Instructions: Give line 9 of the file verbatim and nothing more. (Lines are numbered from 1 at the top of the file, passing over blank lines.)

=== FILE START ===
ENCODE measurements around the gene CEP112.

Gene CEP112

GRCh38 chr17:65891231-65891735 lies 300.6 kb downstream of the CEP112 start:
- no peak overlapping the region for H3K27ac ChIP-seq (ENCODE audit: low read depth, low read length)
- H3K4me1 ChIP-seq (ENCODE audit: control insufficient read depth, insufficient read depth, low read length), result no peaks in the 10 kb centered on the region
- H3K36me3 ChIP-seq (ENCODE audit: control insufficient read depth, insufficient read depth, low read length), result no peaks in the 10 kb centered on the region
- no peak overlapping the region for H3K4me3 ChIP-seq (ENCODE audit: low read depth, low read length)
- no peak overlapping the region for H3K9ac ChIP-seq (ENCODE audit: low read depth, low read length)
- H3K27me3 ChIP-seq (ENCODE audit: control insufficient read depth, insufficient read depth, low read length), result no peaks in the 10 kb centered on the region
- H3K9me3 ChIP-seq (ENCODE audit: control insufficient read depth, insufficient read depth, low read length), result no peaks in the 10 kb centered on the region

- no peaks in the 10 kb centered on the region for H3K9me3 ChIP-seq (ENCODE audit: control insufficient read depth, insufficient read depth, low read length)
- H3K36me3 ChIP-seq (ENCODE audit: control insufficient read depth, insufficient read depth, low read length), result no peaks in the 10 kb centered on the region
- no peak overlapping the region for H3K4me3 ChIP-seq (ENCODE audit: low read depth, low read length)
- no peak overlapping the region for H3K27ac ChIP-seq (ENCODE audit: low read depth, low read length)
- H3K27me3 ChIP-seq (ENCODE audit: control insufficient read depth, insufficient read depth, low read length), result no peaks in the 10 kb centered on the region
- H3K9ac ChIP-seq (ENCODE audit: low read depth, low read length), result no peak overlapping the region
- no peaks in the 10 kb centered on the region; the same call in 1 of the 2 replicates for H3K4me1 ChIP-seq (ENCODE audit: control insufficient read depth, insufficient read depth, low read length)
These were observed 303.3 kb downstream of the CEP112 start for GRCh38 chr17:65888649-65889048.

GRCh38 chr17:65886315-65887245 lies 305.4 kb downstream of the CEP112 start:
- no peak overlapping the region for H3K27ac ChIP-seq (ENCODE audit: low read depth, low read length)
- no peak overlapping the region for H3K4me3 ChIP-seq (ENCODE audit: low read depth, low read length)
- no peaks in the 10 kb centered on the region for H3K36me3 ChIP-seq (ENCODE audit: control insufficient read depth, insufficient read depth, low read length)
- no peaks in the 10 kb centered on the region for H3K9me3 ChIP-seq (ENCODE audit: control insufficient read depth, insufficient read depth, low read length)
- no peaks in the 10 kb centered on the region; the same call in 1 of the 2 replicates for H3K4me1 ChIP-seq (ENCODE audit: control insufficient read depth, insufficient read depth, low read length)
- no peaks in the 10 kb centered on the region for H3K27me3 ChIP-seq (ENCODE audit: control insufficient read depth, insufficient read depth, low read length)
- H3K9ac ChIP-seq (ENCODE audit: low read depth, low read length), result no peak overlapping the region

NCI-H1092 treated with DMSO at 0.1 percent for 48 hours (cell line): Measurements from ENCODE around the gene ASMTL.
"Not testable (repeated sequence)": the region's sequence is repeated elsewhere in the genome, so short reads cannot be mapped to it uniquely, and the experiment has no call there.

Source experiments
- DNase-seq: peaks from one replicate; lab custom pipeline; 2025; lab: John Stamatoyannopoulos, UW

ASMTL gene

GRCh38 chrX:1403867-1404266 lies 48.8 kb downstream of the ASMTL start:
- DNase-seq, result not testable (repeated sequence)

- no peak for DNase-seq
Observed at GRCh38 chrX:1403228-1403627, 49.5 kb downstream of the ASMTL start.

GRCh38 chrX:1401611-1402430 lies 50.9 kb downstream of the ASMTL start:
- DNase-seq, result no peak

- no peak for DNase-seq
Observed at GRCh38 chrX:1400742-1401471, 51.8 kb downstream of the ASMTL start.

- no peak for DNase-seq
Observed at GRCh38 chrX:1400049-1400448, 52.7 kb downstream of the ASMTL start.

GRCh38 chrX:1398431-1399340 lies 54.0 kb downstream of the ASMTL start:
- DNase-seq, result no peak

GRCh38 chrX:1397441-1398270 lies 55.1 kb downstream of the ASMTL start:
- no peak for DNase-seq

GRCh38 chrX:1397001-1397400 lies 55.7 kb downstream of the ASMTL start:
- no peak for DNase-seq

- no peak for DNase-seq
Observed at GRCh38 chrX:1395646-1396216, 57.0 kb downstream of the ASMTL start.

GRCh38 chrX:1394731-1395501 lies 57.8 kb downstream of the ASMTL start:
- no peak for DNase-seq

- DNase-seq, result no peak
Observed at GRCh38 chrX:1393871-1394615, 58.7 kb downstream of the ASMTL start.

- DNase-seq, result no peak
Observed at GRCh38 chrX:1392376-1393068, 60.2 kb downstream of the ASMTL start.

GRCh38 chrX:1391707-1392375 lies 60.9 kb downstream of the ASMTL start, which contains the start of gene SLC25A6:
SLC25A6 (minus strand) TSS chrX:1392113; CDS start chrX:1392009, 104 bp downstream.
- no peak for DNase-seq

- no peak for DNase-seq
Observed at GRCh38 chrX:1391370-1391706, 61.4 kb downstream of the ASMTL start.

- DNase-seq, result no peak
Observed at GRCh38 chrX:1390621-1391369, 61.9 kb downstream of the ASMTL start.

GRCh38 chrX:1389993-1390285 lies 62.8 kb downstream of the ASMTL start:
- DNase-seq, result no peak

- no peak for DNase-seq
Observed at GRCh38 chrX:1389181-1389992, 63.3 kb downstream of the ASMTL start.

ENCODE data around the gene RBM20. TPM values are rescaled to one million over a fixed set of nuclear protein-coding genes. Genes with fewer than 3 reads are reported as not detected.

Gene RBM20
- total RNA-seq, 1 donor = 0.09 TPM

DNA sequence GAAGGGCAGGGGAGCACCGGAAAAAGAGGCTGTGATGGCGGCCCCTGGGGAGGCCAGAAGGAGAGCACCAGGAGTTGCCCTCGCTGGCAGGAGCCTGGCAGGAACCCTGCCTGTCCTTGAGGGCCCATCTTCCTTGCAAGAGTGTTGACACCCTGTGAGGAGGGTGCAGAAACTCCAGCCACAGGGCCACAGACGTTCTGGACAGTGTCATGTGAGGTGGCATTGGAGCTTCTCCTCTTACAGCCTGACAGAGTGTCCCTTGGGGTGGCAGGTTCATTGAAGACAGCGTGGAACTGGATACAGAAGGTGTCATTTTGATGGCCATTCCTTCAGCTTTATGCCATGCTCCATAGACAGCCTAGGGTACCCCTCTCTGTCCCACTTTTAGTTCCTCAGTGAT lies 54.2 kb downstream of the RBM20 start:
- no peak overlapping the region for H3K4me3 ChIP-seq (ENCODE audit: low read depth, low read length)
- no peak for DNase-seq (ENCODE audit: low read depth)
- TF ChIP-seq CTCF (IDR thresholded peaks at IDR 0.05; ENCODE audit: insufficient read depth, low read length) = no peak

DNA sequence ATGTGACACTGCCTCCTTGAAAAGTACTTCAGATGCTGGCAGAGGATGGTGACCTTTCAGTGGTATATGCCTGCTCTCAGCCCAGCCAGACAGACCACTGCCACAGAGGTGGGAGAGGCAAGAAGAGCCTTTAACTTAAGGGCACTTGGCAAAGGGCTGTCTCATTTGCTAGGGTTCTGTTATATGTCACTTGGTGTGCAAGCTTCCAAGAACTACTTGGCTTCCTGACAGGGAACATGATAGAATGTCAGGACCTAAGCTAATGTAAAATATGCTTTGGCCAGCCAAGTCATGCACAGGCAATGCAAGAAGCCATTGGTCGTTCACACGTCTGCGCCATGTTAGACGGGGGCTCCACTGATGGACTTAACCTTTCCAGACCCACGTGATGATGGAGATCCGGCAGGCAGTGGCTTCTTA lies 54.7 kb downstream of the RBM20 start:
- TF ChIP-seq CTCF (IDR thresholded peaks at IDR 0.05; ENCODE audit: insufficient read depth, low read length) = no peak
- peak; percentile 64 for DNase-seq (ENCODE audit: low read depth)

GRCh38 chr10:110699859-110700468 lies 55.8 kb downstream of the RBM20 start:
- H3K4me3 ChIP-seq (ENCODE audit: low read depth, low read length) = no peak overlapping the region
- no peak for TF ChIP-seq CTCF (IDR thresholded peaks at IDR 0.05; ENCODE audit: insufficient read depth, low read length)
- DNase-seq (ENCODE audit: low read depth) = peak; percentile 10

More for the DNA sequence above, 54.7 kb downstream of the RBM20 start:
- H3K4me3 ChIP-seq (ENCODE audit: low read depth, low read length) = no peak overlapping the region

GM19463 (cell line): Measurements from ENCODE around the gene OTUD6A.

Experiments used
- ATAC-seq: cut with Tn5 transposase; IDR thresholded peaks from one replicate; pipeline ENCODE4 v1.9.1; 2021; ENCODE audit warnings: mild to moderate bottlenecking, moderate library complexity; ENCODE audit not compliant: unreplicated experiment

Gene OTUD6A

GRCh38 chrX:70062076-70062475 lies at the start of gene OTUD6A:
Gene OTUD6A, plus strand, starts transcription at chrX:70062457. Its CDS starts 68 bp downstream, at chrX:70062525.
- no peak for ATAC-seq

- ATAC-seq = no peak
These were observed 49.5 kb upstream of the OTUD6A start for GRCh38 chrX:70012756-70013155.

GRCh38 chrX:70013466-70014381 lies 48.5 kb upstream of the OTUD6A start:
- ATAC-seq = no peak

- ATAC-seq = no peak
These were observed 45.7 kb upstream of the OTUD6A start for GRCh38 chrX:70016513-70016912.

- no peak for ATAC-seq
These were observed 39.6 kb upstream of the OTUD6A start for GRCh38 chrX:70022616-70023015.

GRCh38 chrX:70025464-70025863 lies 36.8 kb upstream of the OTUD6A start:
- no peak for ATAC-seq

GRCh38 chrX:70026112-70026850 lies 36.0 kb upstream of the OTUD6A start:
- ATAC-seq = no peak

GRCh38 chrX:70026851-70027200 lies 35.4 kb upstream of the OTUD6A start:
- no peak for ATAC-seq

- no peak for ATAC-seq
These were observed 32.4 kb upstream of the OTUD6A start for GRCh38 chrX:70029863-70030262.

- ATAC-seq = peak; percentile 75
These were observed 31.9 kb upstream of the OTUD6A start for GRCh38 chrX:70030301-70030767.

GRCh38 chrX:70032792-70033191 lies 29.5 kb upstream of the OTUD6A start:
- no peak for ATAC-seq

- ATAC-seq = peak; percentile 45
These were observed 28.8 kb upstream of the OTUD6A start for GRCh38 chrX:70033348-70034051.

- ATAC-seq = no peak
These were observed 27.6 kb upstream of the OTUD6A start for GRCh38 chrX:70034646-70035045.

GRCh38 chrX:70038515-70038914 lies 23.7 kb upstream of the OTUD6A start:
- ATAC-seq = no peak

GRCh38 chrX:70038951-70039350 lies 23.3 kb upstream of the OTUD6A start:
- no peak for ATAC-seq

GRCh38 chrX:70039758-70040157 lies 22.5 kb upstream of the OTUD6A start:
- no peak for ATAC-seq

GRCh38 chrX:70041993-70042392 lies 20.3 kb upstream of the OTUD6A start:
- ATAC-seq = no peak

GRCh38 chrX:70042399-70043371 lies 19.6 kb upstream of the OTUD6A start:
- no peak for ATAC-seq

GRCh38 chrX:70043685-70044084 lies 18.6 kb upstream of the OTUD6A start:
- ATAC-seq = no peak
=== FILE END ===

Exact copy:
- H3K27me3 ChIP-seq (ENCODE audit: control insufficient read depth, insufficient read depth, low read length), result no peaks in the 10 kb centered on the region